Here is the interview:
Every artist has a unique story. Can you briefly walk us through yours?
Growing up, I was greatly influenced by my father, renown Byzantine Iconographer Diamantis Cassis. Unlike most Greek fathers, he was a mild-mannered and learned, gentle soul, an immigrant, who guided my siblings and I with love and patient example. He was an art teacher in a public school far from our home and held private art lessons in his home-built studio for extra money. His passion was in creating the icons for Orthodox churches around the world. I would sit in his studio and work alongside him daily. I was never allowed a coloring book. Only blank sheets of paper to create what was in my imagination. Art, for me, became a normal part of everyday life.
Please tell us about your art.
My work is largely shaped by Byzantine Iconography, the earliest form of Christian art. Under its influence, color schemes, figures, architectural edifices, historical events, and visual perspective all play an important role in each piece I create. At the same time, the influence of my father is also visible in all the work I’ve created throughout my life. Drawing from these two streams of artistic and spiritual exposure, I strive to convey to the viewer a sense of the ancient past made present in today’s world. In this way, the iconographic images crafted centuries ago mesh with contemporary events and people, giving Byzantine art a feeling of relevance and continuity in our current lives. On a personal level, the work allows me a connection with my father and my Faith, bridging my life on earth with what mysteriously lies on the other side.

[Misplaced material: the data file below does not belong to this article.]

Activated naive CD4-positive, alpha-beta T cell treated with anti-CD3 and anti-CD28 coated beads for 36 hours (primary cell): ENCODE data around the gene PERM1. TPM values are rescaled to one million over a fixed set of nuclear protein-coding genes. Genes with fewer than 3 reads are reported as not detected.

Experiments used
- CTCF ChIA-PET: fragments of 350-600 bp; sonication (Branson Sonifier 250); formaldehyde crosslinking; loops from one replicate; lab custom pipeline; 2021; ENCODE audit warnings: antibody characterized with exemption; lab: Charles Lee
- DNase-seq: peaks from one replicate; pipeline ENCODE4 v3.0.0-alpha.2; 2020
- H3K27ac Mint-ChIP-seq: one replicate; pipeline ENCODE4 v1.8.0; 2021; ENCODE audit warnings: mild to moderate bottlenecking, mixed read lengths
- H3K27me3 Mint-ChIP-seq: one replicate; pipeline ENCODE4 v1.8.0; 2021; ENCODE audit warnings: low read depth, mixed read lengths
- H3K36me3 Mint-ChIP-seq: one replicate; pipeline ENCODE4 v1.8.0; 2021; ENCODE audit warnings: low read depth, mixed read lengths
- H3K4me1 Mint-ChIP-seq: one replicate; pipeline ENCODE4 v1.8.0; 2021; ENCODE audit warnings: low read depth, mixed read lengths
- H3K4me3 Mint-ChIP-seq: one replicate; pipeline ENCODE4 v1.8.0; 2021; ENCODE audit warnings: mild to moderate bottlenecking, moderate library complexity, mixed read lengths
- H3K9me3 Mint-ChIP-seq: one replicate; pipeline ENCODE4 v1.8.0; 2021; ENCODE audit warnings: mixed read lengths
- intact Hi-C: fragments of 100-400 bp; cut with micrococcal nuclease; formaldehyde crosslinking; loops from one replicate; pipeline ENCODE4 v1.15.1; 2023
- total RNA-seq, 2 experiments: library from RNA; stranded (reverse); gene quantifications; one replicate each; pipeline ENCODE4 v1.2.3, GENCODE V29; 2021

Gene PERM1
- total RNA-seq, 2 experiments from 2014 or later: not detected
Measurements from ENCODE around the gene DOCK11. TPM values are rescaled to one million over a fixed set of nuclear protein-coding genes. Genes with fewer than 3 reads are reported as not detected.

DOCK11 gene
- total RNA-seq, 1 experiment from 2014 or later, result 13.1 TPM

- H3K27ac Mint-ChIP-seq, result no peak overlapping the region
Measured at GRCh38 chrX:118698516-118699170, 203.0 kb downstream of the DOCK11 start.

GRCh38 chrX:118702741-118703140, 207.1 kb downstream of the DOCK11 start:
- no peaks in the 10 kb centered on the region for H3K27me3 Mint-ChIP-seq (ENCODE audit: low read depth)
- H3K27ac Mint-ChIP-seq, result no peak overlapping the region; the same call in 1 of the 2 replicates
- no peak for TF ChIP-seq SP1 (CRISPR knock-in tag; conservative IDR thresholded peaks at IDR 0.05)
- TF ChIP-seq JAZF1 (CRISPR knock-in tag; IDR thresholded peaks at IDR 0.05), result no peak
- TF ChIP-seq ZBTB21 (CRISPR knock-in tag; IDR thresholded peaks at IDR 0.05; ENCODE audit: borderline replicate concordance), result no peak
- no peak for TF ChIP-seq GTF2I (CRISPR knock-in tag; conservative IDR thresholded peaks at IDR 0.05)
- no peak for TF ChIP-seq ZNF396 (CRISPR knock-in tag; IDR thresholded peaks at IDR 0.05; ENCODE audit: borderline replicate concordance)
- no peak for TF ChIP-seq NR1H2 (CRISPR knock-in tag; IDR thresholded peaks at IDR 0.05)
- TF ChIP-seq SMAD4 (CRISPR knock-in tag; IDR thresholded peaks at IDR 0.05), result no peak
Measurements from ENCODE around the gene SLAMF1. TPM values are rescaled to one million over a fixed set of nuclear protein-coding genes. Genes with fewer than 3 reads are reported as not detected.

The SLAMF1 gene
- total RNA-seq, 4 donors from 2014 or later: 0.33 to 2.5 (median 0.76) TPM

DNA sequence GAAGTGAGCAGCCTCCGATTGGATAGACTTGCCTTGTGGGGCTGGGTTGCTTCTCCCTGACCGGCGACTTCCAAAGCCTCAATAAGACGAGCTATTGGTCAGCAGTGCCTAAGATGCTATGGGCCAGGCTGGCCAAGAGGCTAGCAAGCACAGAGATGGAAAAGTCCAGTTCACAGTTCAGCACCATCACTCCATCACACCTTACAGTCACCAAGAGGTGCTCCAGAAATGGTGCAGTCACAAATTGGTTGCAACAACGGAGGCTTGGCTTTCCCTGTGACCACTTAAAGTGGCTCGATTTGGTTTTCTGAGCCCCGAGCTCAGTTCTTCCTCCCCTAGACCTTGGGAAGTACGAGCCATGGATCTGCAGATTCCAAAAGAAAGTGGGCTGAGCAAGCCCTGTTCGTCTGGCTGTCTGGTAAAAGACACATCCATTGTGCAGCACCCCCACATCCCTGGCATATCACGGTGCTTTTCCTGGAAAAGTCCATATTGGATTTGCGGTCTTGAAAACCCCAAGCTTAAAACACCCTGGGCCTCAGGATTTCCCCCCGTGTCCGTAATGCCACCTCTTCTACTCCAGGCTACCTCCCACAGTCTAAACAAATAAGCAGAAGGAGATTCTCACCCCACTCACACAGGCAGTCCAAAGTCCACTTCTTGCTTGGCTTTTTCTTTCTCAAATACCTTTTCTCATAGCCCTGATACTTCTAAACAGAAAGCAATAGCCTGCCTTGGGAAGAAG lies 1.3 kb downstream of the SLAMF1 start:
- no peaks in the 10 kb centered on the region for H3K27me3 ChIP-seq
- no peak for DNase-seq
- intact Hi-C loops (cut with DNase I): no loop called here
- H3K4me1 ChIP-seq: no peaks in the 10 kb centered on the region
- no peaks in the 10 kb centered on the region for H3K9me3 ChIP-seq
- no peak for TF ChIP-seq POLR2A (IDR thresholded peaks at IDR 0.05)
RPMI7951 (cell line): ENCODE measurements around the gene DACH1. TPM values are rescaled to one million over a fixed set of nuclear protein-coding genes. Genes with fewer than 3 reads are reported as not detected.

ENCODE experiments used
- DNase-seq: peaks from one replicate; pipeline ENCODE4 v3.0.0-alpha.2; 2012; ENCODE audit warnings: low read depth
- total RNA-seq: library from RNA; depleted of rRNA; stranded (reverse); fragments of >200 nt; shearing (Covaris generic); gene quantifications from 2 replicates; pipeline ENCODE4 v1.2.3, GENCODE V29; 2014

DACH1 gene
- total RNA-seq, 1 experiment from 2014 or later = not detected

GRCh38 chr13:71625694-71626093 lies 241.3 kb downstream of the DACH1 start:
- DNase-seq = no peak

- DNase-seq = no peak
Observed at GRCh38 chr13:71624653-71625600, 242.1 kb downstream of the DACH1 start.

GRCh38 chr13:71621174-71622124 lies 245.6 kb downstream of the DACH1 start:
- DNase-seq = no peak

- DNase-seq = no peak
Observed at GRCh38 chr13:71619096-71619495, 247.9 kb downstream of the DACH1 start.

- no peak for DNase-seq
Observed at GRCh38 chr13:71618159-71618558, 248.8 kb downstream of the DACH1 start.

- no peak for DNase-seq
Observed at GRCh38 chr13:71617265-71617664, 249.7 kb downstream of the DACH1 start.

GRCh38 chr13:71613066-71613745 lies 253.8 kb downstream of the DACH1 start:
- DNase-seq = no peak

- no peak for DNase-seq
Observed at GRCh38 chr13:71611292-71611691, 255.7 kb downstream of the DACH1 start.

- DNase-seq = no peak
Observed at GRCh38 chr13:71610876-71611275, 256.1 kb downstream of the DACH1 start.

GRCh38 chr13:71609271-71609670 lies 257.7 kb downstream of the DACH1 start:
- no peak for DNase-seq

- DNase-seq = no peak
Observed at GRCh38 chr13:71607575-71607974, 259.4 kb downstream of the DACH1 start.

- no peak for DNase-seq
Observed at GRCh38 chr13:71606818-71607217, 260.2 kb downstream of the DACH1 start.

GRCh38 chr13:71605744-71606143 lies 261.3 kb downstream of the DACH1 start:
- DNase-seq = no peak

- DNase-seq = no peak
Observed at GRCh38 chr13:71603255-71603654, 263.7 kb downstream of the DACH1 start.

What do you think is the biggest challenge facing artists today?
The challenge, in my mind, has always been the same, and perhaps my father said it best. Modern art, for the most part, is “art for art’s sake,” whereas the ancient image was “art for man’s edification.” I believe strongly that artists today should continue to make edifying art, accessible to all, truthful, and sans pomp. It is hard, in today’s politically charged world, to create honest imagery and express an idea or message that matters. I hope I can accomplish this through my creations.
How or where can people see your work? How can people support your work?
My work will be exhibited at the Museum of Greek, Roman, and Etruscan Art at Fordham University in New York City. Jennifer Udell, the curator, has selected 10 of my pieces to be displayed alongside their permanent collection of ancient Greek and Byzantine images. The opening is Thursday, September 12, 2019, and runs through December 12, 2019. My hope is that this body of work will travel to various institutions, shown side by side with the ancient image and my father’s work, in order to convey a connection with the past, present, and future. Follow me on Instagram to receive updates of showings.